Since 2011, the Lower Elwha Klallam Tribe (Lower Elwha) on Washington’s Olympic Peninsula has been deeply involved in the removal of two hydro-electric dams from the Elwha River and in restoring an ecosystem that for a century had only vestiges of any anadromous fish – the largest dam removal and fish restoration project ever undertaken in the United States if not the world.
Today the dams are down and native Elwha chinook and steelhead have begun to return to the upper watershed – a promising start to a project that the Elwha people began working on as soon as they realized the dams were coming, at a time when they were still virtual squatters in their own homeland. In the Klallam language, “Klallam” means “The Strong People,” and the Lower Elwha people needed to be exactly that in order to marshal the support needed for removal of the dams and to develop the capacity to restore the ecosystem.
This effort has been a quintessential exercise of sovereignty and culture. It has built on the treaty rights and other victories of the 1970s chronicled at isqmagazine.org by the Native American Rights Fund (NARF), and it applies traditional tribal values of determination, cooperation, and connectedness to the natural world to promote long-term sustainability in a post-extraction economy.
The Elwha River empties into the Strait of Juan de Fuca on the northern shore of the Olympic Peninsula in Washington State, where the Tribe’s 1,000-acre land base is located. Elwha Dam was completed in 1913, at river mile 5.9, to provide hydro-power for the sawmills of Port Angeles. It immediately blocked the upper 90 percent of the watershed, over seventy miles of habitat used by famously abundant populations of all five species of Pacific salmon and steelhead, including the legendary “June hogs,” 100-pound Chinook salmon that ran upstream every summer. Populations of all these fish – the lifeblood of the Elwha people’s subsistence, culture, and economy for over twenty centuries – immediately plummeted and by the end of the 20th century hovered at the brink of extirpation (extinction within the watershed), less than one percent of what used to be. Some populations had become extinct and Puget Sound Chinook Salmon and Puget Sound steelhead had been listed as threatened under the Endangered Species Act (ESA).
Elwha Village had been a signatory to the 1855 Treaty of Point No Point – one of the treaties vindicated in the 1974 Boldt decision – in which all Klallam Indians of the Peninsula, like other western Washington tribes, ceded hundreds of thousands of acres of aboriginal lands to the United States while reserving the all-important, pre-existing “right of taking fish, at all usual and accustomed grounds and stations.” (The court decisions have repeatedly affirmed a foundational principle of federal Indian law, that these treaty rights were not a gratuity from the United States but a reservation by the Tribes of what they always had.) So Elwha Dam effectively destroyed the one thing that Lower Elwha most needed in this treaty bargain. Adding insult to injury, Glines Canyon Dam was built seven miles upstream in 1925-27, also for hydro-power.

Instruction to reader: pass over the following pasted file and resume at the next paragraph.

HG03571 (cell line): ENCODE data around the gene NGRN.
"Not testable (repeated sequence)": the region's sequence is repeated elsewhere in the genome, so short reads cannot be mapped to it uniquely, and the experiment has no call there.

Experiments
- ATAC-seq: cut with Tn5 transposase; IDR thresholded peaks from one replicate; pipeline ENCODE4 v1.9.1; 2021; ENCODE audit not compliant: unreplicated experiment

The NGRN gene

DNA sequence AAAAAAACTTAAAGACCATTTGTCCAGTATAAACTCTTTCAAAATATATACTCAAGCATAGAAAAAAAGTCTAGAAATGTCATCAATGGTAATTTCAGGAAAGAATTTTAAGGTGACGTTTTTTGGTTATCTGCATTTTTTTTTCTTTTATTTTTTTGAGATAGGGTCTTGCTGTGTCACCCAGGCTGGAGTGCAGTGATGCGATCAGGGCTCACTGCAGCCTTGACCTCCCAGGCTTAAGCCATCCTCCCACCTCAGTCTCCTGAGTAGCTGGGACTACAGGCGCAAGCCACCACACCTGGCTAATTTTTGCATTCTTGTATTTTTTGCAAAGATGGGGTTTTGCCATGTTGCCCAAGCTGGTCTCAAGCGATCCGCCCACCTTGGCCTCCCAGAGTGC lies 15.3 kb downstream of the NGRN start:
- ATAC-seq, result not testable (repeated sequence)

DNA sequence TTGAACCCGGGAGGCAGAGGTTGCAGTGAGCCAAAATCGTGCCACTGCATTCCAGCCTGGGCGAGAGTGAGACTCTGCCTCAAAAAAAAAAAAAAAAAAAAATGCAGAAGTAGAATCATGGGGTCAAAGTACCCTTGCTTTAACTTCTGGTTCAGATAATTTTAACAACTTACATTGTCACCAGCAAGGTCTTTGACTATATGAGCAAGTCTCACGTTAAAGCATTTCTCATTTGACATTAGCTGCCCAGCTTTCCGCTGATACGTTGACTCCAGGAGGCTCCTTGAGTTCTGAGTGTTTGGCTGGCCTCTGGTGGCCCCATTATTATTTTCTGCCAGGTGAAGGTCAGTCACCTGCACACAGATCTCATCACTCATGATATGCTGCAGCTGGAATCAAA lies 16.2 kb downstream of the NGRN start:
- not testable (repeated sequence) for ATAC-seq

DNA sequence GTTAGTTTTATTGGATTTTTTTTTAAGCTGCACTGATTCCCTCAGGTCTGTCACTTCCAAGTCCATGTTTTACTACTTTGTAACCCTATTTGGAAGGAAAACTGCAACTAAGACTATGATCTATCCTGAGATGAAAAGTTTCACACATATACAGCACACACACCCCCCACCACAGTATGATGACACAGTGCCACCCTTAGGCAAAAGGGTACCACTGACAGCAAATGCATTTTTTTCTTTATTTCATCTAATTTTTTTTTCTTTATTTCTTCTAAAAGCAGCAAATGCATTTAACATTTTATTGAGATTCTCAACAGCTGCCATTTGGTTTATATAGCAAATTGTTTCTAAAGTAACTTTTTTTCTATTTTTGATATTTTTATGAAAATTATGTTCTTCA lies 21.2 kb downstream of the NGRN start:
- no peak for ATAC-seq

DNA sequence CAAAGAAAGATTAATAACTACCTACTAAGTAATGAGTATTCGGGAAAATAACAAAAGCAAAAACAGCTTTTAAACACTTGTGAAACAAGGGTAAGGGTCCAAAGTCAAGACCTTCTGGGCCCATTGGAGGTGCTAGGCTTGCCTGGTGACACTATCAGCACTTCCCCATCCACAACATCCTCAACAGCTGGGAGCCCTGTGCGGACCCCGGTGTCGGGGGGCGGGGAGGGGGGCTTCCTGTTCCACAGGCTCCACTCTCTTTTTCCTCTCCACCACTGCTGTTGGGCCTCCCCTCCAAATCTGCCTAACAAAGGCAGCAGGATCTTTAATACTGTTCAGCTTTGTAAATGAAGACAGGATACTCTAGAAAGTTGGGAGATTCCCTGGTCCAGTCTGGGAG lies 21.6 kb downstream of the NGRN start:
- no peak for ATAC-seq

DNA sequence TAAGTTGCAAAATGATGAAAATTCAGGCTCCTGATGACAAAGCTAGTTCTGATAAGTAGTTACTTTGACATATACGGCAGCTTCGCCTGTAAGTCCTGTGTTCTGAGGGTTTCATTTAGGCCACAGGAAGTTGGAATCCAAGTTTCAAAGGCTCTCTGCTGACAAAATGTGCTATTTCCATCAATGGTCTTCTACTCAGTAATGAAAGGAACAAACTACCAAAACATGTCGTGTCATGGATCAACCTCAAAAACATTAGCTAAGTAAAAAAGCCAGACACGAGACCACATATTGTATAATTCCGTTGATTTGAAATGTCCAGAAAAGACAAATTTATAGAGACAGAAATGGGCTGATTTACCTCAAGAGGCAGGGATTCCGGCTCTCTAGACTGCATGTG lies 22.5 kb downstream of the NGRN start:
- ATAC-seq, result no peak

It took one hundred years for this small, impoverished Lower Elwha Tribe to gain the status and know-how to get the dams removed. In 1936-37, under authority of the 1934 Indian Reorganization Act, the Interior Department acquired lands in trust for the Elwha Indians at the mouth of the Elwha River. Until then, the people lived mostly in shacks on timber company or County land, many on Ediz Hook, the sand spit that encloses Port Angeles Harbor. In 1938, eighty percent of the watershed was included in the newly created Olympic National Park (the interior of the Peninsula is some of the wildest and steepest country in the Lower 48, its dense forests and rock-and-ice mountains overlooking the salt water from heights well over 7,000 feet), thereby ensuring that it would remain pristine forever. In 1968, with treaty rights litigation and a new era of federal Indian law looming, Lower Elwha organized a modern tribal government with the approval of a Constitution, and had its 1936-37 trust lands proclaimed as its Reservation.
When the 1974 Boldt decision confirmed the legitimacy of the treaty fishing right, the legal and political momentum began to move in favor of fish protection for Tribes. In 1979, a coalition of Lower Elwha, federal agencies, conservationists, and sportspeople persuaded the Federal Energy Regulatory Commission (FERC) to assume jurisdiction over re-licensing of the dams (built before the Federal Power Act) and to consider imposing fish passage requirements. Further litigation regarding FERC’s authority was forestalled by broad stakeholder agreement that took the form of the 1992 Elwha River Ecosystem and Fisheries Restoration Act (EREFRA), in the run up to which Lower Elwha Chairwoman Carla Elofson told Senator Bill Bradley’s Subcommittee on Water and Power: